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Volume 14 , Issue 3
Summer 2000

Pages 213-223


Capsaicin-Induced Muscle Hyperalgesia in the Exercised and Non-Exercised Human Masseter Muscle

Taro Arima, DDS/Peter Svensson, DDS, PhD/Lars Arendt-Nielsen, PhD, Dr Sci


PMID: 11203756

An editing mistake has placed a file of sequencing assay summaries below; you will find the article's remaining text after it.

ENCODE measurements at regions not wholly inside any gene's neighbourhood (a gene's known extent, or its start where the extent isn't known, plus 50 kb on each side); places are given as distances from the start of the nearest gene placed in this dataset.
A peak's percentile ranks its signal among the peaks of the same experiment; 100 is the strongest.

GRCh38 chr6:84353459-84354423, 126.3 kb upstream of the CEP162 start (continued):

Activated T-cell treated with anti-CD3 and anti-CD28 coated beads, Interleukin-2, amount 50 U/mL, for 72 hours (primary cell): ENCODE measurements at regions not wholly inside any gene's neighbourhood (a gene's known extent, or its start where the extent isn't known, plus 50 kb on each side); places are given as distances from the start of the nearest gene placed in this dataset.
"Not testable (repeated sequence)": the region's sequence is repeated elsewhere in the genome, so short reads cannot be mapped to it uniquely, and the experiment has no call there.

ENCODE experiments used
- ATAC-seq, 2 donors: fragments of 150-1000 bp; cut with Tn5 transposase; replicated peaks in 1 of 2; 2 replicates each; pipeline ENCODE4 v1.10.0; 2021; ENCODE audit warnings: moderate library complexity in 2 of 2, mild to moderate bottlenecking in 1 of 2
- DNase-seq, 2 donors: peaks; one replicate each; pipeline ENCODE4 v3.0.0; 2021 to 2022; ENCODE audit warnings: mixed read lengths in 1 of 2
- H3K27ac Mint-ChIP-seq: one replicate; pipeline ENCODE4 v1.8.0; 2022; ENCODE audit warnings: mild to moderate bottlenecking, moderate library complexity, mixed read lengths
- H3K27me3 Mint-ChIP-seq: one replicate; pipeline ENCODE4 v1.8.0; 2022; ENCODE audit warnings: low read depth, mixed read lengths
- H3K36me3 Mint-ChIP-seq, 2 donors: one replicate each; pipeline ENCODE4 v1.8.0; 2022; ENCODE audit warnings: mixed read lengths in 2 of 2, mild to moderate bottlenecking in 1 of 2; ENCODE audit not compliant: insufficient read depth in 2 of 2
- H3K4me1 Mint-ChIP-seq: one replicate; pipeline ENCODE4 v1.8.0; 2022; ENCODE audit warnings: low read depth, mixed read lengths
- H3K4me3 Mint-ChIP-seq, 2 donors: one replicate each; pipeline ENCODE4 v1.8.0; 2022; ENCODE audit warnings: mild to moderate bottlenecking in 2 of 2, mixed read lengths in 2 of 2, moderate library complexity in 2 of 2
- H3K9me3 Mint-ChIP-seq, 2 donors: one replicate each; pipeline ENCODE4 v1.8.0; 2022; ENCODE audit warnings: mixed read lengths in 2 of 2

Aims: Strong jaw muscle exercises such as tooth grinding in sleep bruxism are frequently believed to be a predisposing factor in myogenous types of temporomandibular disorders. However, it is not known whether tooth grinding in sleep bruxism is associated with increased sensitivity to intramuscular stimuli. This study therefore compared the hyperalgesic effects of an intramuscular injection of capsaicin into the right masseter with and without a prior experimental tooth-grinding exercise. Methods: Ten healthy men participated in 2 randomized sessions (exercise, non-exercise session) separated by 1 week. In the exercise session, 0.1 mL capsaicin (100 g/mL) was injected into the right masseter immediately after 45 minutes of experimental tooth grinding. In the non-exercise session, the exact same paradigm was used, except that the experimental tooth grinding was omitted. The perceived intensity of pain evoked by intramuscular capsaicin was scored on a 100-mm visual analog scale (VAS). Pain detection thresholds (PDTs) to pressure stimuli and maximal voluntary occlusal force (MVOF) were measured before capsaicin injection; 5, 15, and 45 minutes after the injection; and once a day for the following 3 days. Results: Injections of capsaicin into an exercised or non-exercised masseter did not cause significant differences in peak pain intensity on the VAS (57 6 mm in exercised masseter vs. 53 6 mm in non-exercised masseter; P = 0.464). The PDTs in the exercised masseter were significantly decreased for up to 1 day after the capsaicin injection (P = 0.038), whereas PDTs in the non-exercised masseter were decreased for only 5 minutes (P = 0.017). The MVOF on the right side was decreased 5 minutes after the capsaicin injection in both sessions (P < 0.010). The MVOF on the left side was significantly reduced for up to 15 minutes after the capsaicin injection in the exercise session only (P < 0.019). Conclusion: Increased sensitivity to percutaneous pressure stimuli probably reflects a post-exercise muscle soreness following tooth grinding, whereas intramuscular sensitivity to noxious chemical stimuli immediately following exercise seems to be unchanged.


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